This university has already bent over backwards for religious accommodations. But why let them stop now, when there are other demands to be made? “Muslim students protest about prayer room at RMIT,” by Mark Dunn the Herald Sun, October 14 (thanks to Kyros):
Up to 1000 Muslim students at RMIT are protesting against sharing a multi-faith prayer room with Christians, Jews and worshippers of other faiths.
RMIT Islamic Society vice-president Mohamed Elrafihi said the university had promised Muslim students their own prayer room at the Swanston St campus.
Five refurbished multi-faith prayer rooms — including a foot-wash room for Muslims and a prayer room with Arabic signs and oriented towards Mecca — were opened to students earlier this year.
But Mr Elrafihi said the Islamic-themed prayer room can be booked by other religions, which would interrupt evening Muslim prayer times.
Islamic students have refused to use the new facilities, insisting one room be dedicated for use by Muslims.
“We have nothing against multi-faith, we support multi-faith,” Mr Elrafihi said.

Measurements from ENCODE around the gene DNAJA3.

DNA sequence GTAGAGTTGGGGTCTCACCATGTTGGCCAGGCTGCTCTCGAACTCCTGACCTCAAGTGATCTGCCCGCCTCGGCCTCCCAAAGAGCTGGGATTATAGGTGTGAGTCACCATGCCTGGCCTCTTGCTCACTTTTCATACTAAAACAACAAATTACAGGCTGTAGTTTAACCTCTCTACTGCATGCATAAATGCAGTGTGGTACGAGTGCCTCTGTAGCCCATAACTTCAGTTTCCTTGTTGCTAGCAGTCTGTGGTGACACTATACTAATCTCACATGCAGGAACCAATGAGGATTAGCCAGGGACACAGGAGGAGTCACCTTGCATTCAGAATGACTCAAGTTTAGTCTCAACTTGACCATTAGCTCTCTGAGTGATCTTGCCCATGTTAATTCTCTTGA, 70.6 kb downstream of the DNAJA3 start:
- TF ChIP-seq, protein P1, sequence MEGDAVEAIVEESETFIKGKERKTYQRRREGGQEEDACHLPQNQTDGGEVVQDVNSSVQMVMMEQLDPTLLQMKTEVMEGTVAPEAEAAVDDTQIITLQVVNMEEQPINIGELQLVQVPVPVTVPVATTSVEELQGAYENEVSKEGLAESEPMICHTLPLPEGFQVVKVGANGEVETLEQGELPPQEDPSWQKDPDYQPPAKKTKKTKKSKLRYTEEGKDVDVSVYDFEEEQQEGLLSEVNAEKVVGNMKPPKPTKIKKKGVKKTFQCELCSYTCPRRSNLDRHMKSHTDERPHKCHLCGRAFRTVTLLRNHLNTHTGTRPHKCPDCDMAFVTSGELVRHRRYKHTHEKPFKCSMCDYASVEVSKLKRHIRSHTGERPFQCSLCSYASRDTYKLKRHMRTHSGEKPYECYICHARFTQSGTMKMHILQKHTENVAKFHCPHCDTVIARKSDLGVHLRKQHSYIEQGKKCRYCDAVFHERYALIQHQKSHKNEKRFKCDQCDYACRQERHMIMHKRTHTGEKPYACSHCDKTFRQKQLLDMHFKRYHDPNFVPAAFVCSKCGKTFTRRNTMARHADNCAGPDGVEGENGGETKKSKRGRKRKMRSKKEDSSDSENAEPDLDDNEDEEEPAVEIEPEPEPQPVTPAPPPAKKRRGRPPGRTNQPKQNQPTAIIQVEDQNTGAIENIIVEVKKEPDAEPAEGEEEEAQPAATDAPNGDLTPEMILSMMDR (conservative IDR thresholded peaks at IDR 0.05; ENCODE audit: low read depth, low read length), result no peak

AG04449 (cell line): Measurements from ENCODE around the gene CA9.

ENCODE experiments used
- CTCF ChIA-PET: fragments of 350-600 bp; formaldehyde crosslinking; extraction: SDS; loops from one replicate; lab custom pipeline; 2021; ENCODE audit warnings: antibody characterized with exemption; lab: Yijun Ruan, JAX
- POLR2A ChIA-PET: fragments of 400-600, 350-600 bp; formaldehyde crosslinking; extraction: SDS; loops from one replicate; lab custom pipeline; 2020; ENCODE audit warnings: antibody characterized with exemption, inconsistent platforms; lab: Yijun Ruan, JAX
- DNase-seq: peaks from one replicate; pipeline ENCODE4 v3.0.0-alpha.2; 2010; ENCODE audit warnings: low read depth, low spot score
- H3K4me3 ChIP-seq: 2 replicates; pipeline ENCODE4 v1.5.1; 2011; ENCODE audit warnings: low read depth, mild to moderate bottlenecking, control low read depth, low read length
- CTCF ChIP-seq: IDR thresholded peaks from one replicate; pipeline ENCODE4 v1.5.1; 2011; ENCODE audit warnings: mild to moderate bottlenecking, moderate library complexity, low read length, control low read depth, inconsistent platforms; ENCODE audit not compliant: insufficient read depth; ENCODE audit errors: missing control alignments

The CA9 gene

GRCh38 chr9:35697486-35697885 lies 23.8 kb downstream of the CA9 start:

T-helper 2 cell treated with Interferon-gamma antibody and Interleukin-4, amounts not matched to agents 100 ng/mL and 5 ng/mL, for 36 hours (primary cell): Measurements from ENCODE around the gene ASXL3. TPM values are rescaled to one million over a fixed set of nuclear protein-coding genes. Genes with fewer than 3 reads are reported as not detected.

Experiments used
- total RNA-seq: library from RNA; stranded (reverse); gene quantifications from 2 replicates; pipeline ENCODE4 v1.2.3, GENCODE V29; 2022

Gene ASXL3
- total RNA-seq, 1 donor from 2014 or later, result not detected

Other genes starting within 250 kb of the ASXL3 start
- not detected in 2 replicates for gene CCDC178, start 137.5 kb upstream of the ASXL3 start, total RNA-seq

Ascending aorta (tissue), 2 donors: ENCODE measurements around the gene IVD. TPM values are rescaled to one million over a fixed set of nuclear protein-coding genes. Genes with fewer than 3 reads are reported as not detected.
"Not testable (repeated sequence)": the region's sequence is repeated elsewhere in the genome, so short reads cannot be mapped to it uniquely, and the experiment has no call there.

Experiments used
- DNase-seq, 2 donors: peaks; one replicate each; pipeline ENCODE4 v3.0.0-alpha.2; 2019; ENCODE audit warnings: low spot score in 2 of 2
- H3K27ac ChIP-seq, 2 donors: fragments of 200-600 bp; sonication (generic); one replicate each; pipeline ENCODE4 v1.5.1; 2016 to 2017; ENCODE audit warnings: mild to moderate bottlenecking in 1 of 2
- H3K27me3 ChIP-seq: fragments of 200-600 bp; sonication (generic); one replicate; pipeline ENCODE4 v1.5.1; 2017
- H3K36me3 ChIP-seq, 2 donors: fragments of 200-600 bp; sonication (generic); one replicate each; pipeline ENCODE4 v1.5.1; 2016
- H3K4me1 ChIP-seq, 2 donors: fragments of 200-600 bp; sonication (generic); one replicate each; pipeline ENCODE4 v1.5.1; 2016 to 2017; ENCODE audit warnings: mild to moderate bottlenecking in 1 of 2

He said RMIT had misled international students in previous promotions about Muslim prayer facilities.
“The Muslims were promised a dedicated room and that was taken from them. That has caused a lot of stress,” Mr Elrafihi said.
While refusing to use the new prayer facilities for the past eight months, up to 600 Muslim students have been worshipping outdoors each Friday in nearby Bowen St, or on other days on the lawns outside RMIT’s prayer halls in part of the old Melbourne jail.
“There has been days when it has been raining, hail and thunder,” Mr Elrafihi said.
He said Muslim students had nothing against other faiths.
But he said Jews, Christians and other religions using the centre were small in number and did not need their own dedicated facilities.
He explained that the Muslims were supported by Christian, Jewish and student union groups at the university.
RMIT Vice-Chancellor Professor Joyce Kirk said the university had spent significant resources on accommodating Muslim needs.
“RMIT University respects the rights of its students and staff to practise their chosen religions, and provides space for them to do so,” Prof Kirk said.
“RMIT offers five Muslim-friendly prayer rooms on its Victorian campuses, two in the city, two in Bundoora and one in Brunswick.”
She said the new spiritual centre in the city was specifically designed for Muslim students and staff, with separate female and male prayer rooms, washing facilities and social spaces.
She said several rooms were reserved for Muslims at specified times but conceded they could be booked by other faiths during other periods.
She rejected suggestions the university was in any way discriminating against Muslims.